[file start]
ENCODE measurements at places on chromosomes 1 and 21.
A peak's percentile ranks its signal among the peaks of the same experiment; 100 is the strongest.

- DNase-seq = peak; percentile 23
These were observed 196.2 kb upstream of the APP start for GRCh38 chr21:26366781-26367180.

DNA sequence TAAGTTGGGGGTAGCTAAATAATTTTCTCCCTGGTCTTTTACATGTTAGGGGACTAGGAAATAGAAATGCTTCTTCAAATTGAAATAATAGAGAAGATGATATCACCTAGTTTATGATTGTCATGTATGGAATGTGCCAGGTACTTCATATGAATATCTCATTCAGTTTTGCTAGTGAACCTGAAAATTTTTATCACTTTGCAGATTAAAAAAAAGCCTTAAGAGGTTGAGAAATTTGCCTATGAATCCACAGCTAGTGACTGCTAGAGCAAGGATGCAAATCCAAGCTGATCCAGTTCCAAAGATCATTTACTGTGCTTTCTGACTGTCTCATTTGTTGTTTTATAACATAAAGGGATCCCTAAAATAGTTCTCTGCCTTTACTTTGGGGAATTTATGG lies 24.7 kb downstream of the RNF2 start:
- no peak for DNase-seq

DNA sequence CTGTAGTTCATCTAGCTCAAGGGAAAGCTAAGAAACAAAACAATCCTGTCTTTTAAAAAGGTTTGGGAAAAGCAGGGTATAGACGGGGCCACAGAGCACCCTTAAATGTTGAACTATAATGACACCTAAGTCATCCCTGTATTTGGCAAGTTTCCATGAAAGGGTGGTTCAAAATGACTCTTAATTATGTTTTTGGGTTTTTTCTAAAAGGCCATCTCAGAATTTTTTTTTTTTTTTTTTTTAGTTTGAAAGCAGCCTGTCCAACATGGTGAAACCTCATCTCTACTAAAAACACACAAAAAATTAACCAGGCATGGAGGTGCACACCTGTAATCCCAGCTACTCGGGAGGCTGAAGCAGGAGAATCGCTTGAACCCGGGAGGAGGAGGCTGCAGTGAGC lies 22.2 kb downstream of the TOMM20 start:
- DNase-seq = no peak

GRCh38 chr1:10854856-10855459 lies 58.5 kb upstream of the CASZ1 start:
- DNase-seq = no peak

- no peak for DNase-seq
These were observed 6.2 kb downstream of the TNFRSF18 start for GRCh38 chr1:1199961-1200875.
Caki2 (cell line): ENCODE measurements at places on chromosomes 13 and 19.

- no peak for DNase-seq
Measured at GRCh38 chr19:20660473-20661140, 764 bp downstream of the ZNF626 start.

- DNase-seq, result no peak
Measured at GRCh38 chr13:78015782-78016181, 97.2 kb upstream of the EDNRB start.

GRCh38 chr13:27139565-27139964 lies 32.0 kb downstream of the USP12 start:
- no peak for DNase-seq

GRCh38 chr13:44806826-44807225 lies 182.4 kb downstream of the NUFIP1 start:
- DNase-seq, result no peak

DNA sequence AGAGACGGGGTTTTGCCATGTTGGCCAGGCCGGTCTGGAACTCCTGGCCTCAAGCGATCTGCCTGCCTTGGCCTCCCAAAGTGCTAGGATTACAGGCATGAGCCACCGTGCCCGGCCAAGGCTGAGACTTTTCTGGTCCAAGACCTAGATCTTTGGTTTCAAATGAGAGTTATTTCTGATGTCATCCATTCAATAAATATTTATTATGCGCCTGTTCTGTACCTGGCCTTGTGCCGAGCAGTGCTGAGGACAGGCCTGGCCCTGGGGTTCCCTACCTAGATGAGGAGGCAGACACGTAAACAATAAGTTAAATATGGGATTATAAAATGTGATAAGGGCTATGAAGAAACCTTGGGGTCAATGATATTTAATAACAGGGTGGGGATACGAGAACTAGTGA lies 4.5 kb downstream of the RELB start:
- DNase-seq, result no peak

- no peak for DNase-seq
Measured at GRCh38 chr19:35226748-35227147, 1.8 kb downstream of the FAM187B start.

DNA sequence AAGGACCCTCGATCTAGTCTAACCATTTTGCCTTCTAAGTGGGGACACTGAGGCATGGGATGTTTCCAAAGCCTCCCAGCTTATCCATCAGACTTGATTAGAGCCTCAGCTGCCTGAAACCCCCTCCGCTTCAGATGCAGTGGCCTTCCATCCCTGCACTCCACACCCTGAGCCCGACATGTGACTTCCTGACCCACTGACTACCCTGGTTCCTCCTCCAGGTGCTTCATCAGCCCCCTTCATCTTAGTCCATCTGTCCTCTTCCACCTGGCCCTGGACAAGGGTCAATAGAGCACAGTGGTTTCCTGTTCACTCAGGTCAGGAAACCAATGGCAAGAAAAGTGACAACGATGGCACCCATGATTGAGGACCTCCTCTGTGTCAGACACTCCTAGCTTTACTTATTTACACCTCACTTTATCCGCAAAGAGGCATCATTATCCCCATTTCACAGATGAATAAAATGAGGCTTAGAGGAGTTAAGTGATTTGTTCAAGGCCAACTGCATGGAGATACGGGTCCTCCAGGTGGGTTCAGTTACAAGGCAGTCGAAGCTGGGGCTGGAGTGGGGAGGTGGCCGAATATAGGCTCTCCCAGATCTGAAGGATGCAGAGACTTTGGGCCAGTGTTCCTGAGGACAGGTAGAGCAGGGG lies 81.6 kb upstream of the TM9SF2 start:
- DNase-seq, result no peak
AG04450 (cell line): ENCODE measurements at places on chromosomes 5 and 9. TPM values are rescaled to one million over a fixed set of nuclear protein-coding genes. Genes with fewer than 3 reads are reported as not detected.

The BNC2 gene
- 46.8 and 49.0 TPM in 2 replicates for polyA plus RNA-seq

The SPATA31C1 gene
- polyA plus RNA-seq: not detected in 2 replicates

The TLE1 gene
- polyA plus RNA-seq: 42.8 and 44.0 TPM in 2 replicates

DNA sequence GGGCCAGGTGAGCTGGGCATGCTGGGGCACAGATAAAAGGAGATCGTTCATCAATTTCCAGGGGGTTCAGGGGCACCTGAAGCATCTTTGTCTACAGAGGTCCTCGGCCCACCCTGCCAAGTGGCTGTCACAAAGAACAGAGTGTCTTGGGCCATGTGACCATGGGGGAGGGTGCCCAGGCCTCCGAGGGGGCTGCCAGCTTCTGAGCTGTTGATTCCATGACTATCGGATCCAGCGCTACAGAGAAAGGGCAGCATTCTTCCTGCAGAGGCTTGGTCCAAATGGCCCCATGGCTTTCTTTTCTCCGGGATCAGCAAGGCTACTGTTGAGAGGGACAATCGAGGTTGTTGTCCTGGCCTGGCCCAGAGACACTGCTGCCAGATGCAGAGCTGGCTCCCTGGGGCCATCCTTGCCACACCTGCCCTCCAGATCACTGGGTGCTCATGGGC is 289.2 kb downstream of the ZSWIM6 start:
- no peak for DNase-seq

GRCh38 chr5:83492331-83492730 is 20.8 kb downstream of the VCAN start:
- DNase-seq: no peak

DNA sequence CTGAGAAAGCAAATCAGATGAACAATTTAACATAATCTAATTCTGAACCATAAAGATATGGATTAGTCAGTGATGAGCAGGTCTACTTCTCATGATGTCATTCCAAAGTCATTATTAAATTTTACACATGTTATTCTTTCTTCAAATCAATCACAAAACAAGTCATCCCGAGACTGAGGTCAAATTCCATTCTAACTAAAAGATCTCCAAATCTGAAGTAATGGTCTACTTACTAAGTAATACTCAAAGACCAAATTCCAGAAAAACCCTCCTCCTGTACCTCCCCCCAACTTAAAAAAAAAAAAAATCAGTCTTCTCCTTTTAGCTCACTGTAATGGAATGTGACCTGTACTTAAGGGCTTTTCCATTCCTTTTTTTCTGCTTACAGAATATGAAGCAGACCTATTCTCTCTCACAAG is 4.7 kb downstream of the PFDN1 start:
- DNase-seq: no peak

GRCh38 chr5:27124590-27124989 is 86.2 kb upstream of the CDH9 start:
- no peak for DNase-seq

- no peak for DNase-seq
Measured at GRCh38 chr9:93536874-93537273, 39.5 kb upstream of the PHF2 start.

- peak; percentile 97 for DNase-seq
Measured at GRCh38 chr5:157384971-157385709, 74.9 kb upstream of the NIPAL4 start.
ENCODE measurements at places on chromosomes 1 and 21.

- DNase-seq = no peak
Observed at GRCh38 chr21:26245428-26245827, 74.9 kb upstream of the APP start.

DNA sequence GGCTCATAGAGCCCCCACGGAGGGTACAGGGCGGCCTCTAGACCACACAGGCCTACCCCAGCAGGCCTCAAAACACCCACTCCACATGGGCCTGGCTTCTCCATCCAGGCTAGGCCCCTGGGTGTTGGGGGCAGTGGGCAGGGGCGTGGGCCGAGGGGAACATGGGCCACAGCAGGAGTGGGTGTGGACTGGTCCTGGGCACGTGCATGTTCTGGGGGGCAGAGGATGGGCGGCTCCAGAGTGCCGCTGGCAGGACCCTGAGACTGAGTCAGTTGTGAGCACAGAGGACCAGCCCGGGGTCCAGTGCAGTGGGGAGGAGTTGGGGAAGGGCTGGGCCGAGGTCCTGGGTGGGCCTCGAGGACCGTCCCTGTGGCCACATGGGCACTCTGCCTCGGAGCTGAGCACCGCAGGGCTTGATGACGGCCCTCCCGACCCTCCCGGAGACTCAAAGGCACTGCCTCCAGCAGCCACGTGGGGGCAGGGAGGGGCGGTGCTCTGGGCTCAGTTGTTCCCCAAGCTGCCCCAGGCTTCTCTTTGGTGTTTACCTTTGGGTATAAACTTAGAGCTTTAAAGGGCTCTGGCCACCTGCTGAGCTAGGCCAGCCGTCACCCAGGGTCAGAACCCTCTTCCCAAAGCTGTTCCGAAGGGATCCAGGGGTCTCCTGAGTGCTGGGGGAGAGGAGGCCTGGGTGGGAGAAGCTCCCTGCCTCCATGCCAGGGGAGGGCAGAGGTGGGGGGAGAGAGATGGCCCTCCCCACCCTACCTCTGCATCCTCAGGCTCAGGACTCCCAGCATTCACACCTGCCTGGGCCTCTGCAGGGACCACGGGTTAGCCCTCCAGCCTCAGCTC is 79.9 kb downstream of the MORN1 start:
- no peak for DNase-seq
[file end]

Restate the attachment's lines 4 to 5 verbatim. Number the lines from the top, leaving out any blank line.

These were observed 196.2 kb upstream of the APP start for GRCh38 chr21:26366781-26367180.

DNA sequence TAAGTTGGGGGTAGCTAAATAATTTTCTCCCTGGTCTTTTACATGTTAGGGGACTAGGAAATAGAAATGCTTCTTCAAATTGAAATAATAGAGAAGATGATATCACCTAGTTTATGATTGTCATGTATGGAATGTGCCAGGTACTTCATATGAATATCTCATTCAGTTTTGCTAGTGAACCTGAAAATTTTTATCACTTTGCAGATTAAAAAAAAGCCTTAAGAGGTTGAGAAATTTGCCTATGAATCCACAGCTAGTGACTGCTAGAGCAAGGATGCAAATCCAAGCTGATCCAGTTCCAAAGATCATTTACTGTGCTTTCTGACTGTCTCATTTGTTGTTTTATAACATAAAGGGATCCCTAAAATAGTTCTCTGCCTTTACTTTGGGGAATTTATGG lies 24.7 kb downstream of the RNF2 start: